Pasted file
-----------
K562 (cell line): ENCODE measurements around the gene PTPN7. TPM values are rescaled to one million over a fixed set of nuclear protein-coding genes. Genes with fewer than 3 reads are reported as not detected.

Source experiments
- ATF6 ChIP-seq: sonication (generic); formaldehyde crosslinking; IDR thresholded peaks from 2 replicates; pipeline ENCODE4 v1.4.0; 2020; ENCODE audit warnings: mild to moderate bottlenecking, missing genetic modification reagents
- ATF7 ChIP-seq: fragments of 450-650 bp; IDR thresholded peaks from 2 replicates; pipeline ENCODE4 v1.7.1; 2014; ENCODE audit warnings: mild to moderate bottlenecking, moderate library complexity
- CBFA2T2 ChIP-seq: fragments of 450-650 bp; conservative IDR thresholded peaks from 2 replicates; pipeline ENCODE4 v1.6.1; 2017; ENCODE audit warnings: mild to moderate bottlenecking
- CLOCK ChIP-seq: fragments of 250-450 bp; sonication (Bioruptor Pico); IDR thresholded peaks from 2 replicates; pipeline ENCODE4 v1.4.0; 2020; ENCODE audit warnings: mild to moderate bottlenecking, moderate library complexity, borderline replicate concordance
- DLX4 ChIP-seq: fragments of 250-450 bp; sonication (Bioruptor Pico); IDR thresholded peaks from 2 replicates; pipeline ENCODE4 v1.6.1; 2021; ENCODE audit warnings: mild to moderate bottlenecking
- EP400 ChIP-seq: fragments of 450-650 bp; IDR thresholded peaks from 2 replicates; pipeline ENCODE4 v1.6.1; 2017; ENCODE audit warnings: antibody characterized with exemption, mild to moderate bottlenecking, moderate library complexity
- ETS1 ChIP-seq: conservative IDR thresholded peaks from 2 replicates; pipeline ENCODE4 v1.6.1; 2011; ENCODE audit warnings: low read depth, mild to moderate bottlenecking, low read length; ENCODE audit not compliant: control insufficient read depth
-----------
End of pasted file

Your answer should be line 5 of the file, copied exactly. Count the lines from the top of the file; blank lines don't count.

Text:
- CBFA2T2 ChIP-seq: fragments of 450-650 bp; conservative IDR thresholded peaks from 2 replicates; pipeline ENCODE4 v1.6.1; 2017; ENCODE audit warnings: mild to moderate bottlenecking